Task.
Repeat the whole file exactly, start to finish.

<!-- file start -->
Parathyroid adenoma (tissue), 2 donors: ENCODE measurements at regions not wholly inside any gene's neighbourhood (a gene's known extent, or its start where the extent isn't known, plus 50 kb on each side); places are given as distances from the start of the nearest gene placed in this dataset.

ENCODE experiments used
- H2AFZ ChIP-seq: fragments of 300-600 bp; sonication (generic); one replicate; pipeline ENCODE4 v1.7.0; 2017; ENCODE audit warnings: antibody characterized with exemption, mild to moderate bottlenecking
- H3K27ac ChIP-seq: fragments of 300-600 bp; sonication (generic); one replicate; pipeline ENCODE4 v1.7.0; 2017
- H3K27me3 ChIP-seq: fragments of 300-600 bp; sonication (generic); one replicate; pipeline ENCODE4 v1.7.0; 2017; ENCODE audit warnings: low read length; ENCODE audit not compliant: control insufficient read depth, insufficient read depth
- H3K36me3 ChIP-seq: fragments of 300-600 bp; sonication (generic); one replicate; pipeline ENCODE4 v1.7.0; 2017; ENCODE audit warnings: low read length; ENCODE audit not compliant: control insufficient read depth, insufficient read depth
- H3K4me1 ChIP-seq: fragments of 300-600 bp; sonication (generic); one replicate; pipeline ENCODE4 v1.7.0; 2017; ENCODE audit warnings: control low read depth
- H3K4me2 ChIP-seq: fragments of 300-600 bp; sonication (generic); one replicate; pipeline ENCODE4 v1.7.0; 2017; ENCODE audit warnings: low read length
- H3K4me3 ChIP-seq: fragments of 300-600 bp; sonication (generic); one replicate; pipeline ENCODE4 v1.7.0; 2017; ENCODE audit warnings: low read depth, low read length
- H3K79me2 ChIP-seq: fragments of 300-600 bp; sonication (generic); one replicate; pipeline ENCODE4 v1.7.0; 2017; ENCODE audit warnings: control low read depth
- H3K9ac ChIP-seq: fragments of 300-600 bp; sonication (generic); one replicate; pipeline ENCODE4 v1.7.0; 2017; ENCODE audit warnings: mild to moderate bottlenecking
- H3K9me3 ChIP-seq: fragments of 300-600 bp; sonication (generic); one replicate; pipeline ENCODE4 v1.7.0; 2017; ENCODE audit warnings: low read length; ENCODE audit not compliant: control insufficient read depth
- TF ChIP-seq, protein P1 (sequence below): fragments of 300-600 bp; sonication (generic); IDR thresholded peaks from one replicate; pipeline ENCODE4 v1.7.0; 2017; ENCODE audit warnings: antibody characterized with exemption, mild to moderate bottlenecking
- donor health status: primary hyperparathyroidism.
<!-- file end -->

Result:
Parathyroid adenoma (tissue), 2 donors: ENCODE measurements at regions not wholly inside any gene's neighbourhood (a gene's known extent, or its start where the extent isn't known, plus 50 kb on each side); places are given as distances from the start of the nearest gene placed in this dataset.

ENCODE experiments used
- H2AFZ ChIP-seq: fragments of 300-600 bp; sonication (generic); one replicate; pipeline ENCODE4 v1.7.0; 2017; ENCODE audit warnings: antibody characterized with exemption, mild to moderate bottlenecking
- H3K27ac ChIP-seq: fragments of 300-600 bp; sonication (generic); one replicate; pipeline ENCODE4 v1.7.0; 2017
- H3K27me3 ChIP-seq: fragments of 300-600 bp; sonication (generic); one replicate; pipeline ENCODE4 v1.7.0; 2017; ENCODE audit warnings: low read length; ENCODE audit not compliant: control insufficient read depth, insufficient read depth
- H3K36me3 ChIP-seq: fragments of 300-600 bp; sonication (generic); one replicate; pipeline ENCODE4 v1.7.0; 2017; ENCODE audit warnings: low read length; ENCODE audit not compliant: control insufficient read depth, insufficient read depth
- H3K4me1 ChIP-seq: fragments of 300-600 bp; sonication (generic); one replicate; pipeline ENCODE4 v1.7.0; 2017; ENCODE audit warnings: control low read depth
- H3K4me2 ChIP-seq: fragments of 300-600 bp; sonication (generic); one replicate; pipeline ENCODE4 v1.7.0; 2017; ENCODE audit warnings: low read length
- H3K4me3 ChIP-seq: fragments of 300-600 bp; sonication (generic); one replicate; pipeline ENCODE4 v1.7.0; 2017; ENCODE audit warnings: low read depth, low read length
- H3K79me2 ChIP-seq: fragments of 300-600 bp; sonication (generic); one replicate; pipeline ENCODE4 v1.7.0; 2017; ENCODE audit warnings: control low read depth
- H3K9ac ChIP-seq: fragments of 300-600 bp; sonication (generic); one replicate; pipeline ENCODE4 v1.7.0; 2017; ENCODE audit warnings: mild to moderate bottlenecking
- H3K9me3 ChIP-seq: fragments of 300-600 bp; sonication (generic); one replicate; pipeline ENCODE4 v1.7.0; 2017; ENCODE audit warnings: low read length; ENCODE audit not compliant: control insufficient read depth
- TF ChIP-seq, protein P1 (sequence below): fragments of 300-600 bp; sonication (generic); IDR thresholded peaks from one replicate; pipeline ENCODE4 v1.7.0; 2017; ENCODE audit warnings: antibody characterized with exemption, mild to moderate bottlenecking
- donor health status: primary hyperparathyroidism.